In his bachelor thesis entitled "Practical guide to refining human excreta", forest scientist Augustin described various methods for sanitising faeces and urine, including lactic acid fermentation, pyrolysis, thermocomposting and drainage using osmotic filtration. Further research is still required to assess the risks of drug residues. A research project is to be carried out with the Institute for Urban Water Management, Water Quality and Waste Management (ISWA) in Stuttgart to study how the degradation of pharmaceutical residues by way of lactic acid fermentation and thermocomposting compares to their degradation in conventional sewage treatment plants.
Human excreta have the potential to be used for producing valuable humus or so-called black earth or “terra preta”, a process used by Amazonian Indians for centuries. For this purpose, vegetable carbon, organic waste and human faeces are composted together. Human urine has the potential to be a high-quality fertiliser or even fuel. Every human individual excretes on average 1.4 litres of urine per day. Augustin’s thesis comes to the conclusion that if all the urine in Germany could be collected separately and returned to the nutrient cycle, this would help replace 17% of all synthetic nitrogen fertilisers, 21% of mineral fertilisers made from rock phosphate and 25% of the current amount of potash fertiliser used.
A look at what’s happening in Switzerland shows what the future of human excreta could look like in practice. Like Ö-Klo in Germany, a company called Greenport.ch GmbH from the Swiss city of Kreuzlingen leases composting toilets for events and works closely with Eawag, the Swiss Federal Institute of Aquatic Science and Technology, which is part of the ETH Zurich. The so-called “Aurin Recycled Fertiliser" has been in use since February 2016. The combination of biological stabilisation (nitrification), activated carbon adsorption and vaporisation turns 1000 litres of urine into 50 litres of liquid fertiliser (1). According to Eawag, the fertiliser contains all the nutrients plants need for growth, including nitrogen, phosophorus and potassium, as well as a multitude of trace elements such as iron, zink and boron. Aurin is authorised by the Swiss Federal Office for Agriculture for use as fertiliser for flowers, ornamental plants and lawns (2).
Eawag and Greenport have already established a practical way of using solid human excreta. For the past two years, Zurich Zoo has used Greenport’s black earth (terra preta) as a fertiliser in its Masoala rainforest hall. The extremely fertile soil substrate is generated through pyrolytic decomposition of a mixture consisting of compost, activated carbon and human faeces. “We planted this banana grove two years ago and have used terra preta to fertilise it. The banana trees have since grown up to four to five metres tall. And they also bear fruit. We are so excited about this success that we are also using terra preta in other areas,” writes the Swiss Radio and Television (SRF) on its website, quoting the zoo’s senior biologist Martin Bauer (3).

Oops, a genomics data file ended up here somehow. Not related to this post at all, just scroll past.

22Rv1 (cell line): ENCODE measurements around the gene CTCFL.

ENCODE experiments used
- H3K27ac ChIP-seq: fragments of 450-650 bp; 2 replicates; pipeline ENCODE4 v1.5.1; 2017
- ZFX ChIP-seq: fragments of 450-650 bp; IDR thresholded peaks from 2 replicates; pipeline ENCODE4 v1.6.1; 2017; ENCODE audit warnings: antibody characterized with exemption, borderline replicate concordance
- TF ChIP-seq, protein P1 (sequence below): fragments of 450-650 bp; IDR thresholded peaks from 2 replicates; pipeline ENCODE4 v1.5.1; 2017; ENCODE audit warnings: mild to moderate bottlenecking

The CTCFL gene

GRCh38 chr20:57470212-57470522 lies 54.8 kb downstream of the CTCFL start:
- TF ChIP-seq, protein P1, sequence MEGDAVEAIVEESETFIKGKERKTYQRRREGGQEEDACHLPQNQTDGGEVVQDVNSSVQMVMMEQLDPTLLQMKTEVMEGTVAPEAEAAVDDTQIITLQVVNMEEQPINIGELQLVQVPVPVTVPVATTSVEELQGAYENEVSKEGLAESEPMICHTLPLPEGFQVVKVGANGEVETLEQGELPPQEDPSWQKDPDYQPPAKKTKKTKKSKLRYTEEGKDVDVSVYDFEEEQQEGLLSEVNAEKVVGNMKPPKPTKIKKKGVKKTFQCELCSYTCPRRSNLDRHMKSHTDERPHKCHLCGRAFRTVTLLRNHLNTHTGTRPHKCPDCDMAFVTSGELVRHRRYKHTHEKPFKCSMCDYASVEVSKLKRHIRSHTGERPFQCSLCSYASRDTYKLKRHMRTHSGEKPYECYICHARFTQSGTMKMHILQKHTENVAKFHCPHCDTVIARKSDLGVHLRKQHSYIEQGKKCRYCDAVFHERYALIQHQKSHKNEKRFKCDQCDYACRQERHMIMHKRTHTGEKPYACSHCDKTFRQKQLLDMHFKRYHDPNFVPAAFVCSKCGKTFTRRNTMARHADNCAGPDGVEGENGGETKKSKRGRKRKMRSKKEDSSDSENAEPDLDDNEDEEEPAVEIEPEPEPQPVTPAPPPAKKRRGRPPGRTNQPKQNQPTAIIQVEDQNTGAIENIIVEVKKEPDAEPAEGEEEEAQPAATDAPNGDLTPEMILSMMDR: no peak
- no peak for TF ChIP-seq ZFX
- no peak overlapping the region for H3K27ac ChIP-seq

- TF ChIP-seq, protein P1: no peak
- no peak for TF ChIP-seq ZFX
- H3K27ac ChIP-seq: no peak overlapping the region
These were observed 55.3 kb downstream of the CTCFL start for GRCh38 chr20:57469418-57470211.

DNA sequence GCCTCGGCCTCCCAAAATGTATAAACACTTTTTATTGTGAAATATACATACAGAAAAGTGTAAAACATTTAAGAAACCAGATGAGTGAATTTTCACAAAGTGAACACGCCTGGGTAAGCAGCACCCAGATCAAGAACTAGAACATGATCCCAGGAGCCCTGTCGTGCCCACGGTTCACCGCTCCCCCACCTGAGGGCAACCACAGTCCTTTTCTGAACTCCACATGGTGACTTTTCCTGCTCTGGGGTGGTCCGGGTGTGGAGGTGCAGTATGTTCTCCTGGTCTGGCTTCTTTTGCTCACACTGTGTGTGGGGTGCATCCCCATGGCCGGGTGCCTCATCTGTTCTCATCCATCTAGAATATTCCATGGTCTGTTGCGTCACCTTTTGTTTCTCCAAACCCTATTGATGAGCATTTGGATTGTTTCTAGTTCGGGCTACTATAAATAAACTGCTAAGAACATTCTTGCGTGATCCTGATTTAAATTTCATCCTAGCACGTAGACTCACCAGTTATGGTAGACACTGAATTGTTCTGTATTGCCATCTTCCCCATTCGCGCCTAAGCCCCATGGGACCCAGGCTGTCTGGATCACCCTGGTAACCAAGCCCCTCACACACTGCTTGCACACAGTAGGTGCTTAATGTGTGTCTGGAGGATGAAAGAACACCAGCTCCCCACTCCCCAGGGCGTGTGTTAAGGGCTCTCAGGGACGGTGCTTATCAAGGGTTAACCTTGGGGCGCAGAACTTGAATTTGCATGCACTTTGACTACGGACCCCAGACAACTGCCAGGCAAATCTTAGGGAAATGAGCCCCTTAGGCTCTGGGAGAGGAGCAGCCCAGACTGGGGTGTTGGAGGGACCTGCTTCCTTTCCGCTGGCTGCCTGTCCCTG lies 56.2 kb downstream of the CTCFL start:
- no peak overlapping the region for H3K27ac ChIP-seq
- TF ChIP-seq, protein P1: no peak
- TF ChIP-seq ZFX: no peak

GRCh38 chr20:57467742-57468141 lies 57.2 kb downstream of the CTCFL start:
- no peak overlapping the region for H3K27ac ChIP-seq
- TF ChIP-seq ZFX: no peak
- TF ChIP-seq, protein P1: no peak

Ö-Klo would also like to integrate plant carbon into the composting process that produces black earth. However, as long as the legal situation with regard to using black earth as fertiliser on fields remains unclear, the company has to put such experiments on the backburner. Closing the natural nutrient cycles has enormous potential. However, a number of technical problems need to be solved before large-scale implementation is possible. The greatest challenges are the social taboos that have to be overcome and the legal conditions that have to be put in place.
Sources and references:
(1) http://www.vuna.ch/(2) http://www.eawag.ch/de/abteilung/eng/projekte/aurin-duenger-aus-urin/(3) https://www.srf.ch/news/schweiz/mobile-plumpsklos-als-oekologische-revolution
Augustin, Florian (2017). Praktischer Leitfaden zur Veredelung menschlicher Exkremente. Eberswalde University of Sustaiinable Development (HNEE), Bachelor thesis, Faculty of Forest and Environment